Top British lawmakers deny wrongdoing over "cash for access" report
Two former British foreign ministers have been filmed offering their services to a fictitious Chinese company in return for thousands of pounds, reigniting a damaging 2010 "cash for access" row just months before an election.
London: Two former British foreign ministers have been filmed offering their services to a fictitious Chinese company in return for thousands of pounds, reigniting a damaging 2010 "cash for access" row just months before an election.
Malcolm Rifkind, a senior member of Prime Minister David Cameron`s Conservatives who heads a committee scrutinising security policy, and Jack Straw, Labour`s foreign minister when Britain went to war in Iraq, both denied any wrongdoing.
The allegations, made in an investigation by the Telegraph newspaper and Channel 4, echoed the 2010 scandal when three former ministers were filmed saying they could influence government policy for cash.
The Rifkind-Straw report prompted opposition Labour leader Ed Miliband to call on Cameron to ban lawmakers from paid directorship or consultancy work.
It could also further dent the public`s perception of Britain`s main political parties which has given anti-establishment rivals a boost before the May election.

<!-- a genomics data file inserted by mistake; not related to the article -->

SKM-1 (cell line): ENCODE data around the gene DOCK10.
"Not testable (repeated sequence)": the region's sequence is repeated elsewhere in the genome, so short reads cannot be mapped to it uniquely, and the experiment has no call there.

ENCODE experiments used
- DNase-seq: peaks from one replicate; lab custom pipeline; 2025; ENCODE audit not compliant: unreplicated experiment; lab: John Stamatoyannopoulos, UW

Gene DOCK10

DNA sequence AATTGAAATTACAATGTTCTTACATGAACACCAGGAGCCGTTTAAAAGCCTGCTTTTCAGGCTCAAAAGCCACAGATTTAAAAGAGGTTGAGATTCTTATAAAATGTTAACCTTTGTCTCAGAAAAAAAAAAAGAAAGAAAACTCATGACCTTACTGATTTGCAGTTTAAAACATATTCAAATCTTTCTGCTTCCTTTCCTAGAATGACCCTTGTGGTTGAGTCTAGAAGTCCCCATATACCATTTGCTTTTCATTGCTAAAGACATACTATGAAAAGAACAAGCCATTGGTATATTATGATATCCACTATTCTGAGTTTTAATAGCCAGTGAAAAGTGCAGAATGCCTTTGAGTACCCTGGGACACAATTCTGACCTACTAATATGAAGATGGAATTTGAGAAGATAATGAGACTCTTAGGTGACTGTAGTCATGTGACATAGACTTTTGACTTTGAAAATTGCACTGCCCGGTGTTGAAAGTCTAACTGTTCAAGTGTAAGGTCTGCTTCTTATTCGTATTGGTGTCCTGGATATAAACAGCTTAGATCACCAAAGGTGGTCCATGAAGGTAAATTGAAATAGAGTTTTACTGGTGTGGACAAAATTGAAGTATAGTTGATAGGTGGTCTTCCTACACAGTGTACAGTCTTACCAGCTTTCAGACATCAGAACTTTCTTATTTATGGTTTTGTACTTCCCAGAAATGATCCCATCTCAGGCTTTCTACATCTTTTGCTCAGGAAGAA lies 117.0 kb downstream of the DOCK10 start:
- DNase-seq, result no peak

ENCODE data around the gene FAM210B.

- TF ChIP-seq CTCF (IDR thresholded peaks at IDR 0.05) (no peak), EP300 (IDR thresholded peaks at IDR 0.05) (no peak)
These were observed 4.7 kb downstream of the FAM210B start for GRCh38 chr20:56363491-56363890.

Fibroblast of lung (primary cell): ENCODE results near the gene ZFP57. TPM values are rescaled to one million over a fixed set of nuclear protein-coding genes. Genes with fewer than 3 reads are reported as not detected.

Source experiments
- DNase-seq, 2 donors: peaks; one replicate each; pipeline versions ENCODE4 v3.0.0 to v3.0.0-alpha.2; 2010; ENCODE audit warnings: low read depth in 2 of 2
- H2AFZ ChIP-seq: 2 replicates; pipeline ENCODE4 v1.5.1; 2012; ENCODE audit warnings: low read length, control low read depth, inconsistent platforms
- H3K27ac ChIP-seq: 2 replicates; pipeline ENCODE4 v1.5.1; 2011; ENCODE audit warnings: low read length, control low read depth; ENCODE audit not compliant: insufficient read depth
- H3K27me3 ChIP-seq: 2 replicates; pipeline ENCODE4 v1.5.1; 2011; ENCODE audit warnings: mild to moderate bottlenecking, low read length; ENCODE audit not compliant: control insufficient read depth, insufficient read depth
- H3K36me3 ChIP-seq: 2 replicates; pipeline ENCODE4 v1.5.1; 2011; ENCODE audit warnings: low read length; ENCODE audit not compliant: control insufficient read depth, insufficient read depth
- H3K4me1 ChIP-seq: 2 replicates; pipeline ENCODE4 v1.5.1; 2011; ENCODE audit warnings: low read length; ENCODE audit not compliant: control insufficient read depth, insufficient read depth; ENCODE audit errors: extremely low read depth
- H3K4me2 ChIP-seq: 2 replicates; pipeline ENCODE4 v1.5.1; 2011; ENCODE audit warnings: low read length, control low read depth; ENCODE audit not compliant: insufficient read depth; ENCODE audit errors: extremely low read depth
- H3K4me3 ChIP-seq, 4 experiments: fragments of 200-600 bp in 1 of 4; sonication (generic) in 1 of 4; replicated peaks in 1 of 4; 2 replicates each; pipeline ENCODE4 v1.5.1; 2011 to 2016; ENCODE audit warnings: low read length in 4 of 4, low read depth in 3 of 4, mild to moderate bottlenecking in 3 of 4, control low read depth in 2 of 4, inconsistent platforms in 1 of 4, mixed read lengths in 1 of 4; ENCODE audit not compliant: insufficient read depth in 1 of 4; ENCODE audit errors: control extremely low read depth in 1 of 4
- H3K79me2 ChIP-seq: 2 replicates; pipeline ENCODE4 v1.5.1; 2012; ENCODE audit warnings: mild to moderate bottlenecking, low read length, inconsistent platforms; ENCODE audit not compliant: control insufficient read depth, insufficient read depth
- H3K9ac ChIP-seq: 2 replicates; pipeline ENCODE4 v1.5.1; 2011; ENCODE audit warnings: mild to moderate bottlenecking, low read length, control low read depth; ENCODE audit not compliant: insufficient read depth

In the footage, Rifkind tells the reporters he has "useful" access to any ambassador, while Straw talks about how he worked "under the radar" to use his influence to change European Union rules for another company.
Both lawmakers have referred themselves to the Parliamentary Commissioner for Standards and there was no suggestion in the report that they did anything illegal.
Rifkind told the BBC he had not accepted anything from the company and was not at the negotiating stage, but had just gone to the meeting to hear what they had to say.
Potentially compounding a perception that some lawmakers are out of touch with the public, he also said parliamentarians needed to be able to supplement their income - which is twice the national average wage - if they are to attract the right calibre of person to the job.
"It is quite unrealistic to believe they will go through their parliamentary career being able to simply accept 60,000 pounds ($92,000)," he said.
Straw, who had already announced he was stepping down in May and who was highly critical of colleagues during the 2010 expose, is shown saying he normally charges around 5,000 pounds a day for external work such as speeches.
"I am mortified by the fact that I fell into this trap," he told the BBC, saying he had made it clear the discussions were about what he might do after the election and he had stuck to strict parliamentary rules.